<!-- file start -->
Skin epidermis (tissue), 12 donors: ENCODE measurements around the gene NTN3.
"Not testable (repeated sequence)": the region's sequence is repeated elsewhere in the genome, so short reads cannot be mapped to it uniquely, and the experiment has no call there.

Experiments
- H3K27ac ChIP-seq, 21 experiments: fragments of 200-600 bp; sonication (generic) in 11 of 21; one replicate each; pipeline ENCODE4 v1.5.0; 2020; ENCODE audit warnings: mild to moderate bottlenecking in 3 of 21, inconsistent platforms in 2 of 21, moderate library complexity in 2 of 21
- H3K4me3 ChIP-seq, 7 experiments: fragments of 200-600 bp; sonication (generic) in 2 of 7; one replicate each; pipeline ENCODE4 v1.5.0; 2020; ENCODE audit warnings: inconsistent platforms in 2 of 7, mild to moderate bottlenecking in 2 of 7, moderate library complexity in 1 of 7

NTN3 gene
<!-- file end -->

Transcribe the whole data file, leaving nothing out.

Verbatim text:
Skin epidermis (tissue), 12 donors: ENCODE measurements around the gene NTN3.
"Not testable (repeated sequence)": the region's sequence is repeated elsewhere in the genome, so short reads cannot be mapped to it uniquely, and the experiment has no call there.

Experiments
- H3K27ac ChIP-seq, 21 experiments: fragments of 200-600 bp; sonication (generic) in 11 of 21; one replicate each; pipeline ENCODE4 v1.5.0; 2020; ENCODE audit warnings: mild to moderate bottlenecking in 3 of 21, inconsistent platforms in 2 of 21, moderate library complexity in 2 of 21
- H3K4me3 ChIP-seq, 7 experiments: fragments of 200-600 bp; sonication (generic) in 2 of 7; one replicate each; pipeline ENCODE4 v1.5.0; 2020; ENCODE audit warnings: inconsistent platforms in 2 of 7, mild to moderate bottlenecking in 2 of 7, moderate library complexity in 1 of 7

NTN3 gene